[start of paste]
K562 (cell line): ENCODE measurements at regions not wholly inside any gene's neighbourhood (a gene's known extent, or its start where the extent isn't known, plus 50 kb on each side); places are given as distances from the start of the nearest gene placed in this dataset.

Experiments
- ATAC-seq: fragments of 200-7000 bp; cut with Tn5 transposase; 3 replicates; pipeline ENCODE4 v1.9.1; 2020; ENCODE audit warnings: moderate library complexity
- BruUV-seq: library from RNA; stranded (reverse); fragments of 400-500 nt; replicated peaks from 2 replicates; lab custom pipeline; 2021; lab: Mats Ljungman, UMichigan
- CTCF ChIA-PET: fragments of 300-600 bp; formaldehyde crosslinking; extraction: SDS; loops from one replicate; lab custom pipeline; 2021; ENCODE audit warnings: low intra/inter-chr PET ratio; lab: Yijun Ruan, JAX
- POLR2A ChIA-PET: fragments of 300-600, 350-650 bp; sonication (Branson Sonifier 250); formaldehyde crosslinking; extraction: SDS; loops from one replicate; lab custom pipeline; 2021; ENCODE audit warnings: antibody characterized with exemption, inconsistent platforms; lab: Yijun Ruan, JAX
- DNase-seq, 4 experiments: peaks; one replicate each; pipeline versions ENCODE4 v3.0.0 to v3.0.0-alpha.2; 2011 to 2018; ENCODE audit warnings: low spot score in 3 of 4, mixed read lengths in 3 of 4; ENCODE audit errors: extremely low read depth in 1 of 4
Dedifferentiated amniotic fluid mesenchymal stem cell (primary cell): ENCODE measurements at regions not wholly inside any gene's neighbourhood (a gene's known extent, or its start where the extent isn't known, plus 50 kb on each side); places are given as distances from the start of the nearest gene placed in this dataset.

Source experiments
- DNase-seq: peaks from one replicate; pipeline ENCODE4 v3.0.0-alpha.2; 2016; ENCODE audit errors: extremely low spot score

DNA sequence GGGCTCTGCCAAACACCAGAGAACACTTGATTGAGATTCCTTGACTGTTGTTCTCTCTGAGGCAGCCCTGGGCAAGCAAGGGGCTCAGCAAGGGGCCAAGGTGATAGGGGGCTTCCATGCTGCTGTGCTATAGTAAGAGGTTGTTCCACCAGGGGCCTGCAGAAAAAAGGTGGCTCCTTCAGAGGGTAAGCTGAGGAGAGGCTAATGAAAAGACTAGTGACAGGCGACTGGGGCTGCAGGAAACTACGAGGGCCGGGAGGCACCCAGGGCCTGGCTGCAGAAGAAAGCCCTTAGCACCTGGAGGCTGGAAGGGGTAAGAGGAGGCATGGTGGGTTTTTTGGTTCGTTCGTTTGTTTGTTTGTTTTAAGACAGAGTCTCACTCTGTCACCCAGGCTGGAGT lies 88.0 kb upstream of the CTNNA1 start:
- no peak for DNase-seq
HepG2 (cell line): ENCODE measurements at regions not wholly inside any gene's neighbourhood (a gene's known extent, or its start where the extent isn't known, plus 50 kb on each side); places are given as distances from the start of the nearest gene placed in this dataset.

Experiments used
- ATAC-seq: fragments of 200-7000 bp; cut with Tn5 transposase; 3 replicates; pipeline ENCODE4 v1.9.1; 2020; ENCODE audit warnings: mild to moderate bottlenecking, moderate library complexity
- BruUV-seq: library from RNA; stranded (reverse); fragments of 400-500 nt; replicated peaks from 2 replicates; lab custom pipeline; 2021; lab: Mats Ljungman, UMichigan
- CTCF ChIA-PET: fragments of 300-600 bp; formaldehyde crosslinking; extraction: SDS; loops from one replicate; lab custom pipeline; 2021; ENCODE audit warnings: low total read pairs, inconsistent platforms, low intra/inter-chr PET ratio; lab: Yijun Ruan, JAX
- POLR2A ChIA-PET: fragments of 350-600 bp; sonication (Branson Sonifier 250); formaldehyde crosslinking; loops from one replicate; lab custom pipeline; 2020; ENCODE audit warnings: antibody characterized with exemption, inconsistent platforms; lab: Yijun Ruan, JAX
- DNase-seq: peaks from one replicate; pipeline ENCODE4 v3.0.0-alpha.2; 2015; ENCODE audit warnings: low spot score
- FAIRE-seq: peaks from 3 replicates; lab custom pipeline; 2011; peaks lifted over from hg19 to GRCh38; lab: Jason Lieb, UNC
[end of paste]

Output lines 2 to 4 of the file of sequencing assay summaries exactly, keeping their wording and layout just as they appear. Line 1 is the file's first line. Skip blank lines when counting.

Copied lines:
Experiments
- ATAC-seq: fragments of 200-7000 bp; cut with Tn5 transposase; 3 replicates; pipeline ENCODE4 v1.9.1; 2020; ENCODE audit warnings: moderate library complexity
- BruUV-seq: library from RNA; stranded (reverse); fragments of 400-500 nt; replicated peaks from 2 replicates; lab custom pipeline; 2021; lab: Mats Ljungman, UMichigan